ALL OF THE TIME. Whenever I crash or am close to crashing, I often times will lose my riding confidence for at least a little bit, and sometimes for weeks or months. I just keep riding, but definitely let myself be a little more cautious. If I have to walk a section or feature that I have nailed before, I don’t let it get to me. Earlier on, I wasn’t as aware of the element of confidence, and would get down on myself for all of a sudden losing my groove, and it was starting to get a little toxic. Once I realized that confidence is something that comes and goes, I just try to stay aware of it and ride within my abilities at that moment.

When you started out riding, what were some handling skills that challenged you? Do you have any suggestions for what helped you grasp them?
Riding up curbs was so nerve-racking for so long! I definitely had the skills to do it, but it was all mental! To get over it (both the fear and the curb, haha), I would just keep practicing, starting with shorter curbs and working my way up to normal curb height. Also, riding slower and more intentionally, then working my way up in speed. Now I don’t think twice about it. I was simultaneously learning how to ride over roots, rocks, and logs on my CX and MTB, but for some reason curbs always seemed scarier!

Are there still handling or technical riding aspects that you find tricky? How do you not let that drag you down when riding?
Cornering is something that I would like to improve on. I feel like I slow down too much to get around corners for fear of losing traction in my rear wheel. I do this on pavement, dirt, gravel, grass, snow, etc. To get over this, I just try to sprint out of the corner to make up any time that I lost. It works ok, but I hate the feeling of holding people behind me up during races and such.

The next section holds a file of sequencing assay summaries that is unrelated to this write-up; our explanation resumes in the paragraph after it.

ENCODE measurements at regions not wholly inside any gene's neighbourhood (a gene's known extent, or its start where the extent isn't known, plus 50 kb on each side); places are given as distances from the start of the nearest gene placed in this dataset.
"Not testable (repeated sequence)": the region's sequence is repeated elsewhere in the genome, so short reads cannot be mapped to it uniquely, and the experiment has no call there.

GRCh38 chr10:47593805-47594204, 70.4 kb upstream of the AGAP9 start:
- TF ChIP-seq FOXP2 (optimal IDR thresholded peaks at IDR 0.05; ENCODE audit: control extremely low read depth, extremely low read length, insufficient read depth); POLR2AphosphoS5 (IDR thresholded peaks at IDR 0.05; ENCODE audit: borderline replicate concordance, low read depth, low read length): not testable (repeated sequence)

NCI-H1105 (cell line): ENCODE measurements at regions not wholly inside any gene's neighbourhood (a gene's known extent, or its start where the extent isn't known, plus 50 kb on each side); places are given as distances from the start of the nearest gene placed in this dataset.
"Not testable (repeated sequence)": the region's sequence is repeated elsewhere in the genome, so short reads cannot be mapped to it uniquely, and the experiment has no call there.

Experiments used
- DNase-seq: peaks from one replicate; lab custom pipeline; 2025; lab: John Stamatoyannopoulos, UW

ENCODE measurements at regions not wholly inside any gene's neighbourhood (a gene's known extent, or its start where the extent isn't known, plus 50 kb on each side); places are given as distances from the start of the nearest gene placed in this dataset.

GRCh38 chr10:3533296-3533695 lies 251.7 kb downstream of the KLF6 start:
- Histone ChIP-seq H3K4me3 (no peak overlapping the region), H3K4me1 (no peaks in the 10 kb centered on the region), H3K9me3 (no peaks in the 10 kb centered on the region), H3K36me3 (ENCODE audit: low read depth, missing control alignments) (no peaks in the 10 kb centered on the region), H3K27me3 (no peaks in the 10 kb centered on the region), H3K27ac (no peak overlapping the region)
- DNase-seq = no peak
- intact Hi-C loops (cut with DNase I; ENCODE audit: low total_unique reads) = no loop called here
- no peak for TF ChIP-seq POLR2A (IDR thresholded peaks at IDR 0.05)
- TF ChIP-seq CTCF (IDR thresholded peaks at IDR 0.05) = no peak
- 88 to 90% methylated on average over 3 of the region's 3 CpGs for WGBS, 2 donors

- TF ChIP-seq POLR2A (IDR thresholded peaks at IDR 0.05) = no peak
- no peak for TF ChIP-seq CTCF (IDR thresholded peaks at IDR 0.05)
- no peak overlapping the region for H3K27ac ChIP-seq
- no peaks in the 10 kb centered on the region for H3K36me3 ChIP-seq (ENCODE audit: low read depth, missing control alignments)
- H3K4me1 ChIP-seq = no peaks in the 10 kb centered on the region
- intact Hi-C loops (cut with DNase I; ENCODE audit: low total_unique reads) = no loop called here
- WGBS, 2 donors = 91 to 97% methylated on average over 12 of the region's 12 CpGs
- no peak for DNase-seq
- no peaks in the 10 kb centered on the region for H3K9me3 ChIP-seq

What do you love about riding your bike?
Freedom, exercise, fresh air, it gets me places, it’s therapeutic…

Tell us about your bike(s), what they are like and why did you choose them?
I have a lot of bikes, so I’m going to list them in order of most ridden in case you start to lose interest:

All-City Cosmic Stallion – I love the All-City brand’s style, and wanted a gravel-specific racing bike! I’ve had it for a year and absolutely love it.

Salsa Beargrease Fat Bike – I believe that this is the best [fat] bike in the world. It’s a killer fat bike racing bike, and I think it handles amazingly on MTB trails! I have a Bluto suspension fork that I’ll throw on in the summer for an added factor of fun.

All-City Nature Girl – I’ve had this bike for years! It’s one of the smoothest rolling bikes I have. I built it from scratch, including the wheels, and still use it to race CX!

All-City Macho Queen Team Edition – I loved my Nature Girl, so I decided to go for something similar with gears and disc brakes, and it’s painted to match our All-City X Fulton Racing Team kits!

Focus Izalco Donna– I started dabbling in road racing, and didn’t feel like my CX bike was keeping up! I sprung for this carbon road bike with Shimano Ultegra components that was mostly white but is complemented with a few different shades of purple. It’s light. It’s beautiful.

All-City Big Block – I have this fixed gear bike set up with sweeping bars and a front rack for the ultimate city bike.